Monthly Archives: December 2017


At the onset of this month, Trump declared Jerusalem to be the capital of Israel. I will admit to not being very well-versed in the historical aspects that affect this part of the world, so I visited the CNN newspage and clicked the article that I was sure would solve all my problems. It is entitled “Why declaring Jerusalem the capital of Israel is so controversial.”

To summarize, it would first undo nearly a decades worth of diplomatic processes that have slowly nudged the Israeli-Palestinian conflict toward a peaceful solution, as well make foreign embassies a target for violent attacks in response to the news, according to one US State Department official. The Israeli-Palestinian conflict has been going on for nearly 100 years, and Jerusalem is the most sensitive aspect of this conflict, as both nations declare it as their capital–both with historical justification for doing so. For foreign policy officials, especially during the Obama administration, Jerusalem has always been the ‘final problem,’ and after years of negotiations, all the work has been undone by one rash move by Donald Trump.

Not only is simply declaring Jerusalem the capital of Israel problematic for the Palestinians, but moving the US Embassy is an entirely different issue. It could be a simple thing, to move the capital from Tel Aviv to Jerusalem–especially considering that the US already has a consular outpost there. However, Trump has decided that an entirely new embassy will be built, which of course, is a logistical complication. Moreover, it invited Arabs and Palestinians to protest throughout the entirety of the construction project.

In respect to the international nature of the history of Israel–after all, several countries were party to the original declaration that gave Israel statehood–it is important to note that because of the conflict, no countries have embassies in Jerusalem, while nearly 86 have their embassies situated in Tel Aviv. Were the United States to move its embassy to Jerusalem, it would be the only one.

The Israelis, of course, are quite pleased with this agreement–at least officially. The leaders, including Prime Minister Benjamin Netanyahu, are applauding Trump. THe Palestinians, however, consider this declaration, and its potential enactment, a breach of international law, and a huge setback in regards to peaceful and permanent solutions to this dispute.Some Americans believe the the timing of the announcement was suspicious, and have posited that Trump made such an irresponsible decision to draw attention away from Robert Mueller’s investigation into his relationship with Russia during the 2016 presidential election. The rest of the international community has found it concerning, careless and rash, and the United Nations has condemned the decision 14 to 1.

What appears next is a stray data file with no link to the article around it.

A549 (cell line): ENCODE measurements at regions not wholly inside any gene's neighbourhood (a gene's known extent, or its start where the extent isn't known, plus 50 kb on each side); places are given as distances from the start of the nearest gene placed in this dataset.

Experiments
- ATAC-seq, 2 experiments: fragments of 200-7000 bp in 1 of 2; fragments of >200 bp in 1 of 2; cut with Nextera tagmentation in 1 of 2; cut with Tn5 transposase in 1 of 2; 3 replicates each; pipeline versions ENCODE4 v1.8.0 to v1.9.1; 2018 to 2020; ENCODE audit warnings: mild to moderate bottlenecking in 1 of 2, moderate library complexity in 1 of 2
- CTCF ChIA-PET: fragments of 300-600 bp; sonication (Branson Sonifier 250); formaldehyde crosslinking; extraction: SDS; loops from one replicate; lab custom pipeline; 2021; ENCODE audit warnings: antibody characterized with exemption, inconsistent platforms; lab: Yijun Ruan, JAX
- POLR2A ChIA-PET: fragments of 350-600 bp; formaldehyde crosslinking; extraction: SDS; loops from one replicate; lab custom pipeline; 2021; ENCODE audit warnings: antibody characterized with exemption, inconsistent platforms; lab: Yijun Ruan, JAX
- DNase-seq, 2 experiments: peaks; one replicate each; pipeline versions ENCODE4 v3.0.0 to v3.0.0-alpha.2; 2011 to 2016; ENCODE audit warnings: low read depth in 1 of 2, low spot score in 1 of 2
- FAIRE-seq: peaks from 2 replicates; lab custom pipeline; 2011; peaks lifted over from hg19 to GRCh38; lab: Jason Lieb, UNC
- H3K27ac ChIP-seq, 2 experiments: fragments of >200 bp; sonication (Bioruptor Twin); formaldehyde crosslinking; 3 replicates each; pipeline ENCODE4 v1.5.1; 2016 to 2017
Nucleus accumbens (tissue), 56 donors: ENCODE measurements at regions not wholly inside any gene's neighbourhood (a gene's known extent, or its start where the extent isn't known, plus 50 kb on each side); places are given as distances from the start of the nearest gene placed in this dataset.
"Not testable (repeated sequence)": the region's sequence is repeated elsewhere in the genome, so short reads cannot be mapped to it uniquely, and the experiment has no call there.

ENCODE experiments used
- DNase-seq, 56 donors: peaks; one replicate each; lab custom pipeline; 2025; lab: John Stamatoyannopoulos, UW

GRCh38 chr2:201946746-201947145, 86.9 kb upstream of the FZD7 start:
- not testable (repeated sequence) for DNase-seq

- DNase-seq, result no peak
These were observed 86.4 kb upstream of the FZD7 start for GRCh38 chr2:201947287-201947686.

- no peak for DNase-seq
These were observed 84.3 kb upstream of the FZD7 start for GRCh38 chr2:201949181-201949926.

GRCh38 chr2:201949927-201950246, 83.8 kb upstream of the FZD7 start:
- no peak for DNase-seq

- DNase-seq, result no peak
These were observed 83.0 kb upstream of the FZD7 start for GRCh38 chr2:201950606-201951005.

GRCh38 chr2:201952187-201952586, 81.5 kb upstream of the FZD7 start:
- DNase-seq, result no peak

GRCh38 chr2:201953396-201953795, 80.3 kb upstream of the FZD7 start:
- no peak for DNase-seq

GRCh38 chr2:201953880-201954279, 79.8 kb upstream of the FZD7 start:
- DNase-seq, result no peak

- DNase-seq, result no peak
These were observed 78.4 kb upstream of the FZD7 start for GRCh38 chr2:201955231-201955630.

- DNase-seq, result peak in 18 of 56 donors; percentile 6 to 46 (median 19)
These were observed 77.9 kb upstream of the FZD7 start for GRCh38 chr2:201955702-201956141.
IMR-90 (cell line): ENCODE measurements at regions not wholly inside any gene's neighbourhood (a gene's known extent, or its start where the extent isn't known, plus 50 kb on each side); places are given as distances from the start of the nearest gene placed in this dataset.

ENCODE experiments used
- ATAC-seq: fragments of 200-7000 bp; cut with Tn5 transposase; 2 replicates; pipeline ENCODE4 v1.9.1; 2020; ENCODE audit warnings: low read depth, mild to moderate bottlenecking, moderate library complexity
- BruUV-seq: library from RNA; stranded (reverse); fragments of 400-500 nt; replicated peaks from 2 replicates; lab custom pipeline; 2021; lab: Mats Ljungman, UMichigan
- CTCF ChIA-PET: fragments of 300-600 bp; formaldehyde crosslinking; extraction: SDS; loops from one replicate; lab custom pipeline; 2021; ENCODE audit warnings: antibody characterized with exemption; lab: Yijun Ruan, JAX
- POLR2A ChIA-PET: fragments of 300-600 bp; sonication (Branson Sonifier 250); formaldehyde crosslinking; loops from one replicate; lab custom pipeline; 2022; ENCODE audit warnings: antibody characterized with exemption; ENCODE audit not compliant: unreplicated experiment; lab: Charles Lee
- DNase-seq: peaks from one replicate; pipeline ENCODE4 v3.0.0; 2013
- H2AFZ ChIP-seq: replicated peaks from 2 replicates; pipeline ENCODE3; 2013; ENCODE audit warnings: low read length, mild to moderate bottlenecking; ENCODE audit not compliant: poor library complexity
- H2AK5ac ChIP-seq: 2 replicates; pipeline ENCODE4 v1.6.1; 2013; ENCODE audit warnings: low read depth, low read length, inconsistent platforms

Because this is such a sensitive issue with so many moving parts, it is important to keep an eye on both official and unofficial reactions in the days ahead.

Not All News Is Bad News

Recently, it was announced that Prince Harry of Great Britain’s royal family is engaged to American actress Meghan Markle. For some Americans, it’s like Princess Diaries come to life–well, not exactly, but still very exciting. Some are indifferent to the news–after all, we fought to be a separate country from England, so why should we care? But I can almost assuredly say, that no significant portion of Americans are particularly upset about the upcoming royal wedding.

I, unfortunately, cannot say the same for some Britons. There have been a slew of racist tweets, mostly along the lines of the “dilution of the bloodline” or the “devolution of the Crown.” In general, comments that make no sense and don’t truly bear repeating. After all, I’m sure it’s hard enough to find true love if you’re a part of the royal family. How could you not be paranoid all the time that someone is only after your money, or station? I hope the Prince Harry and Meghan have found the real thing, and I wish them luck in the years ahead.